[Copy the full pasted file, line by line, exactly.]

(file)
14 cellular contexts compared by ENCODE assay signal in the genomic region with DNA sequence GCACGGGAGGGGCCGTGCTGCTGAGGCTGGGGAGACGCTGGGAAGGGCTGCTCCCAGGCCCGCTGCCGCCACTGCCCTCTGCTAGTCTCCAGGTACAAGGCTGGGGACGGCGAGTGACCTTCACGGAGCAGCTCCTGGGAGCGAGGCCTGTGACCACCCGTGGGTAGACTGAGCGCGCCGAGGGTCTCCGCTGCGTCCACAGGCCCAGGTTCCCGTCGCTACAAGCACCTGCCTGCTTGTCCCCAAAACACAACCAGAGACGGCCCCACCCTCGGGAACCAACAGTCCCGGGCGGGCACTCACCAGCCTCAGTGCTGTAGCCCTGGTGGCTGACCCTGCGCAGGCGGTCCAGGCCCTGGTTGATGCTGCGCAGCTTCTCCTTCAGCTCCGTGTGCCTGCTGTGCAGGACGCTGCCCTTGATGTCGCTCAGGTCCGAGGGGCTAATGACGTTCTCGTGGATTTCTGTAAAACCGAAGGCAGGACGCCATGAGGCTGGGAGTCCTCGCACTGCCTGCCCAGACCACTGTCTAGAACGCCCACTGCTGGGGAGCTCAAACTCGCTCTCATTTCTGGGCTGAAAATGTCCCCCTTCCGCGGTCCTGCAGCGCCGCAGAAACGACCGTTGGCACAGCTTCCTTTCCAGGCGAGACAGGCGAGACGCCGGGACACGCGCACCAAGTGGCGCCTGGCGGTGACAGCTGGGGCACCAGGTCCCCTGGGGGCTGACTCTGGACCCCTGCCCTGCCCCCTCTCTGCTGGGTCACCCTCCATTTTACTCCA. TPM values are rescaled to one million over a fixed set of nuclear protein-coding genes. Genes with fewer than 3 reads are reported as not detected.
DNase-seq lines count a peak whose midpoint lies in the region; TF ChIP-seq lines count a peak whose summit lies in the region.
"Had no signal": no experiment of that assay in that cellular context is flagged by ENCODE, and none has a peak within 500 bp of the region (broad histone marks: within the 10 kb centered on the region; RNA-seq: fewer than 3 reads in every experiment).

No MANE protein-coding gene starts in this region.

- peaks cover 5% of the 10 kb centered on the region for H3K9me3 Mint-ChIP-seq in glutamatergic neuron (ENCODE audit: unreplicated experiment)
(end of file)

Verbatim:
14 cellular contexts compared by ENCODE assay signal in the genomic region with DNA sequence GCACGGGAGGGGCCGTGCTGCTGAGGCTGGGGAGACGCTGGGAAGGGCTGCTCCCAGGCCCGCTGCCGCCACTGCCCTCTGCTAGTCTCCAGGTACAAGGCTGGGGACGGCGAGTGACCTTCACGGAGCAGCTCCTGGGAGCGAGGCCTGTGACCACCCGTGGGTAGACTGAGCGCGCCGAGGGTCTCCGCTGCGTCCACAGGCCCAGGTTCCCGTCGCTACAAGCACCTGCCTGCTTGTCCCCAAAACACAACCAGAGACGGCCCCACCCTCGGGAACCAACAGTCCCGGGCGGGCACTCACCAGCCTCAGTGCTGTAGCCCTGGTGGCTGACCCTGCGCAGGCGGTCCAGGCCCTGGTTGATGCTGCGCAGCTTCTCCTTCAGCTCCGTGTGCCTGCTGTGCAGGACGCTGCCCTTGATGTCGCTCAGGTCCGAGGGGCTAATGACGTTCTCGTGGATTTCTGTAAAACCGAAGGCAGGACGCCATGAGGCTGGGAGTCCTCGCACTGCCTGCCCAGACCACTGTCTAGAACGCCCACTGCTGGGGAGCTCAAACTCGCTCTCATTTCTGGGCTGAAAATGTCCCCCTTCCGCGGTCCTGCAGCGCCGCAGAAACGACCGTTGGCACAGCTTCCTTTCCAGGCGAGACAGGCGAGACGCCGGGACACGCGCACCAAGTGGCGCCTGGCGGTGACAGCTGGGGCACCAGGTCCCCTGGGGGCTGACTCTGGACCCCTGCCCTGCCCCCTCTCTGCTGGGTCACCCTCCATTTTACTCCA. TPM values are rescaled to one million over a fixed set of nuclear protein-coding genes. Genes with fewer than 3 reads are reported as not detected.
DNase-seq lines count a peak whose midpoint lies in the region; TF ChIP-seq lines count a peak whose summit lies in the region.
"Had no signal": no experiment of that assay in that cellular context is flagged by ENCODE, and none has a peak within 500 bp of the region (broad histone marks: within the 10 kb centered on the region; RNA-seq: fewer than 3 reads in every experiment).

No MANE protein-coding gene starts in this region.

- peaks cover 5% of the 10 kb centered on the region for H3K9me3 Mint-ChIP-seq in glutamatergic neuron (ENCODE audit: unreplicated experiment)